The NBA held a conference call Friday afternoon with members of the Player’s Association as they went over discussions surrounding if/how they intend to finish up the 2019-20 season. While no specific dates were set as to when things might resume, ideas are becoming more and more concrete.
Several national NBA reporters provided updates as the news came in. Here are some of the main talking points.
- If the season does resume, expect that there will be no fans in the arenas.
- Since 40% of the league’s revenue comes from fans, there will be a need for more creativity when broadcasting.
- The decision on if they should resume the season could go deep into June.
- Going forward, until a vaccine is discovered, there will be a risk for players.
- Bubble sites for the playoffs (including Las Vegas and Orlando, although other cities have reached out) appear inevitable.
- Seven-game playoff series for all rounds is still the goal.
Chris Haynes of Yahoo Sports reports that NBA Commissioner Adam Silver said there will be “a series of bad options” when they ultimately figure out how to restart the league. A bubble location for the playoffs is going to happen, whether it’s in Vegas, Orlando, or even Toronto, as also reported by Haynes. The Western Conference playoffs would be held in Vegas while the Eastern Conference would commence down in Walt Disney World.
Shams Charania of The Athletic reported that the hope is for daily testing and in the event that a player does test positive for the coronavirus, league play would not be stopped again.
Sources: On the ever-elusive question — What if a player tests positive upon return — Adam Silver told players the NBA would hope for daily testing at that point and no stoppage of play, having the player(s) isolated in quarantine.
— Shams Charania (@ShamsCharania) May 8, 2020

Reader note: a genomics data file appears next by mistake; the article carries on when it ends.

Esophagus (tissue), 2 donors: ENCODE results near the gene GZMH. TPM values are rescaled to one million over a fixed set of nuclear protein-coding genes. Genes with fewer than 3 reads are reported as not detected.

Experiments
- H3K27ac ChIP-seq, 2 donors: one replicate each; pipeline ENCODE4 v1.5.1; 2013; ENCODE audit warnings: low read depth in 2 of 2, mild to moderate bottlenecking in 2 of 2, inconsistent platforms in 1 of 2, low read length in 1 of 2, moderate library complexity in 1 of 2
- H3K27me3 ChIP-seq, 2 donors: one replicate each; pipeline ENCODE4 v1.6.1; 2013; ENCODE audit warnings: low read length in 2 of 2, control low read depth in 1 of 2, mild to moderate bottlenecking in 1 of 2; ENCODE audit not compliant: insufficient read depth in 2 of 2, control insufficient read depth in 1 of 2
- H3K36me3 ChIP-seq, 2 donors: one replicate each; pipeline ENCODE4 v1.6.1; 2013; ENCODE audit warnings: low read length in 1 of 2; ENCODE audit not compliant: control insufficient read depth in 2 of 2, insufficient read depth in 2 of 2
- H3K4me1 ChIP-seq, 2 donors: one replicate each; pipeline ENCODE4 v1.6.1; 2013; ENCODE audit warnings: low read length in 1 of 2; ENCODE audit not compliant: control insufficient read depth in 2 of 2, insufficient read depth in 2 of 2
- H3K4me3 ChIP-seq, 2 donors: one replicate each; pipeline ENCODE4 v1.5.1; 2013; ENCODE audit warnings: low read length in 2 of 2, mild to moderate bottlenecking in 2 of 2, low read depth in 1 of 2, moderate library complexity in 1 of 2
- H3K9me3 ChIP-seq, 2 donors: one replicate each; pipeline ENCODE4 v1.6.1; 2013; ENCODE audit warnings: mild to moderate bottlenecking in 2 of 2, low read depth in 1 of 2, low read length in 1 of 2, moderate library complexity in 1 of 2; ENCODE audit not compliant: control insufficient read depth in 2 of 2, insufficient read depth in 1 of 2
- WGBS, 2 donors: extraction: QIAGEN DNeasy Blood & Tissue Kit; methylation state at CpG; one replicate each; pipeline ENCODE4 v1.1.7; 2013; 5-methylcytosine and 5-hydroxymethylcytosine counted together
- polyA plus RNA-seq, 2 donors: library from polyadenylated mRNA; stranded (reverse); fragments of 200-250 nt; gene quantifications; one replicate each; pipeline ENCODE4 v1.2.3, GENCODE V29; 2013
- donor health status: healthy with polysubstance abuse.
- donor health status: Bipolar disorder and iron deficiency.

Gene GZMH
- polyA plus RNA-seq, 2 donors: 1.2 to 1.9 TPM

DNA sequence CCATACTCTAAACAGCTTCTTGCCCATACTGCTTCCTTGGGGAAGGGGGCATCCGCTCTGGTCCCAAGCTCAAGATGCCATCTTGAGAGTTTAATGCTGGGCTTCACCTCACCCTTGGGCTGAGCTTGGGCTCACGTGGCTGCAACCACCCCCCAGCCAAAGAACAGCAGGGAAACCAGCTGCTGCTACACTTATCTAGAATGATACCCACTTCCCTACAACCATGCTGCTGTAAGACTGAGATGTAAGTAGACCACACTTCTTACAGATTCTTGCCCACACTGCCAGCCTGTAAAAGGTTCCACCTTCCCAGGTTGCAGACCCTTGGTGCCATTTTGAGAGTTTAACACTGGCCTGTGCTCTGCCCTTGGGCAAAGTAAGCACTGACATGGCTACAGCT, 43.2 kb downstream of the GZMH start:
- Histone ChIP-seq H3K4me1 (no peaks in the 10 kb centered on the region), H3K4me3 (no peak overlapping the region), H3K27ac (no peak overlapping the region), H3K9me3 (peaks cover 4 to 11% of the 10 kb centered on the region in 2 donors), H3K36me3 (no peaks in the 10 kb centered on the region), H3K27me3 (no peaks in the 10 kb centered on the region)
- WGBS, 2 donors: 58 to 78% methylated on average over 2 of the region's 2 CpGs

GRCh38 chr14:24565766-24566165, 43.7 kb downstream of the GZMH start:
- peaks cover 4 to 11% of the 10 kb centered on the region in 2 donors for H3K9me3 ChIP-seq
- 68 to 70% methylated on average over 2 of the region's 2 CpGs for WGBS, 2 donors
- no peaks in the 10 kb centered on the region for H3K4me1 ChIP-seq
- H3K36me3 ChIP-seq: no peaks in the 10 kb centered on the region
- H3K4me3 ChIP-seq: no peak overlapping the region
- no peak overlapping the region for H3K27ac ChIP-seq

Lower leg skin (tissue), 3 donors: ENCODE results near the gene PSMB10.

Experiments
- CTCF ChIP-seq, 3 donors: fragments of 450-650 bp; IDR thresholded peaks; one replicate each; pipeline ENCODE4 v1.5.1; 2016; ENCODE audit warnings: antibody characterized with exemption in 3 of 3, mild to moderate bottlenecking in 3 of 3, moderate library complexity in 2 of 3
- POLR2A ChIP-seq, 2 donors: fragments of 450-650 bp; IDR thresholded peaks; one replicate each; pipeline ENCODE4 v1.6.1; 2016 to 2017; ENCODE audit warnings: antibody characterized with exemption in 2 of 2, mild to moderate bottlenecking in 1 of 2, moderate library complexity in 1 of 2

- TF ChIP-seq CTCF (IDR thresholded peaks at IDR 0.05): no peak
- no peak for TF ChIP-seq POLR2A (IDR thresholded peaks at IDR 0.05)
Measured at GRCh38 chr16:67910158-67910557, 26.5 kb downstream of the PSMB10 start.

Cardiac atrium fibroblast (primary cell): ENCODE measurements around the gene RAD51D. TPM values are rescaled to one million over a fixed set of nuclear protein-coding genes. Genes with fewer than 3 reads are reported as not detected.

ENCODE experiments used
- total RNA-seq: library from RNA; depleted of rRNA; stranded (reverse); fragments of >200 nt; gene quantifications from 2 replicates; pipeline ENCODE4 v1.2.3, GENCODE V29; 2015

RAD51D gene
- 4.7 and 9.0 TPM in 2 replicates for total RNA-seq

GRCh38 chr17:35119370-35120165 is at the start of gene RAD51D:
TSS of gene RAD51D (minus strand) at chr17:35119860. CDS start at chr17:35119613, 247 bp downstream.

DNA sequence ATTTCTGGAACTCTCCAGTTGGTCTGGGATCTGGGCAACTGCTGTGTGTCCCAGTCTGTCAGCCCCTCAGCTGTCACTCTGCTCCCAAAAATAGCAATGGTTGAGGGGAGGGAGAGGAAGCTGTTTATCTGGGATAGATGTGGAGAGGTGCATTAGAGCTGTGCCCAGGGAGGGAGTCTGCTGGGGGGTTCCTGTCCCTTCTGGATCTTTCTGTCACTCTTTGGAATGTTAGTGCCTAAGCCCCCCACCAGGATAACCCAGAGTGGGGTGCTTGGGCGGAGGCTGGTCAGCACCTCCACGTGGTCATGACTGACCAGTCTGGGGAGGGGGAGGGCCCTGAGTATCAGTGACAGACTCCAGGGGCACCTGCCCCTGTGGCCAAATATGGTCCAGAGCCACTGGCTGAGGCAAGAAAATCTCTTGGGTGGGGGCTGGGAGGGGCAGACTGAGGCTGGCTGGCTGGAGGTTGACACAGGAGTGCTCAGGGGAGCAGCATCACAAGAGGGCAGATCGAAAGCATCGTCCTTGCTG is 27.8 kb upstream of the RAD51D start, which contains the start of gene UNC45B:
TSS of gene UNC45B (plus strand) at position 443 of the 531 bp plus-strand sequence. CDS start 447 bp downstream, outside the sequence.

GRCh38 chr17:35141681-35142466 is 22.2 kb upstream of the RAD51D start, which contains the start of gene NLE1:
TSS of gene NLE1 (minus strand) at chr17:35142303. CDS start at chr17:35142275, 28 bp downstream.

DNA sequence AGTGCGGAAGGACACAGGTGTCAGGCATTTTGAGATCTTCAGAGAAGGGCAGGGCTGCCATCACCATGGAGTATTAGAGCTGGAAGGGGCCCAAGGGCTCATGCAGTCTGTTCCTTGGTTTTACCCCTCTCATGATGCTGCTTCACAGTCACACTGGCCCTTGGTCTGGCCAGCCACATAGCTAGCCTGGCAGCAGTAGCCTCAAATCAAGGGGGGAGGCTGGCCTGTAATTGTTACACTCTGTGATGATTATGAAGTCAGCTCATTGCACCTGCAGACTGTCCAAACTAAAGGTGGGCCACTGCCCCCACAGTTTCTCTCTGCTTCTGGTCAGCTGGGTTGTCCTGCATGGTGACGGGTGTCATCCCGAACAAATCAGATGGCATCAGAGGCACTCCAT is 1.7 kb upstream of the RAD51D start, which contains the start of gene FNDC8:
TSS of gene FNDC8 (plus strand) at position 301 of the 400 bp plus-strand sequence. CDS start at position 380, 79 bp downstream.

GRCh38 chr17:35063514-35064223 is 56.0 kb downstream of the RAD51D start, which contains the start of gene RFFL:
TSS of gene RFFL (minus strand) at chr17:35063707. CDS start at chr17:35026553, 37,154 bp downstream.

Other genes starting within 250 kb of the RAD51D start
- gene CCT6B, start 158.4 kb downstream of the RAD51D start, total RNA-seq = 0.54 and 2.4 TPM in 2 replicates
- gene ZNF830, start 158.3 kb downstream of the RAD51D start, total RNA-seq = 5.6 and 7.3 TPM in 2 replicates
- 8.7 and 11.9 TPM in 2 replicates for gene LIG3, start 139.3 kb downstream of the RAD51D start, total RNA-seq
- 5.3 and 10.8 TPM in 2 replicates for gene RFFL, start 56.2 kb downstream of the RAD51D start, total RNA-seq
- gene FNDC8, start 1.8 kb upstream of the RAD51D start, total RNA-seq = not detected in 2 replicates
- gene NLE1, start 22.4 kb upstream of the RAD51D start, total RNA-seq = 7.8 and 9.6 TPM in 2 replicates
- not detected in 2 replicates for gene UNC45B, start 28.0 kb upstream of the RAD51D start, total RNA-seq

Also on Friday, roughly half of the NBA’s 30 practice facilities across North America were allowed to reopen. Only the Portland Trail Blazers and Cleveland Cavaliers actually let players come in and practice, according to Marc Stein of The New York Times. The Denver Nuggets reopened their facility but is not letting players back in until Monday. Most franchises are also waiting to open until sometime next week to let payers back in, Stein reports.
Larry Nance Jr., who plays for the Cavaliers, had to have his temperature tested before he went in to get some shots up on Friday. The league recently announced that they are not going to test for asymptomatic players, but that they will temperate check every player who enters a facility. Nance Jr. also has Crohn’s disease and could be more vulnerable to the disease than other NBA players.
Michele Roberts asked Silver on the call about financial impact moving foward for the league and players, and Silver flatly said that the collective bargaining agreement "wasn't built for an extended pandemic." Silver called it all: "The greatest challenge" of our lifetime.
— Adrian Wojnarowski (@wojespn) May 8, 2020
Asked on NBPA call about how long a training camp could be should this season resume, Silver suggested "three weeks" as the minimum length that's been discussed within the league, sources said.
— Adrian Wojnarowski (@wojespn) May 9, 2020
President of the Player’s Association, Oklahoma City Thunder point guard Chris Paul, reportedly raised concerns about teams pressuring players to get back into training facilities. Silver responded by saying that all practices will be optional.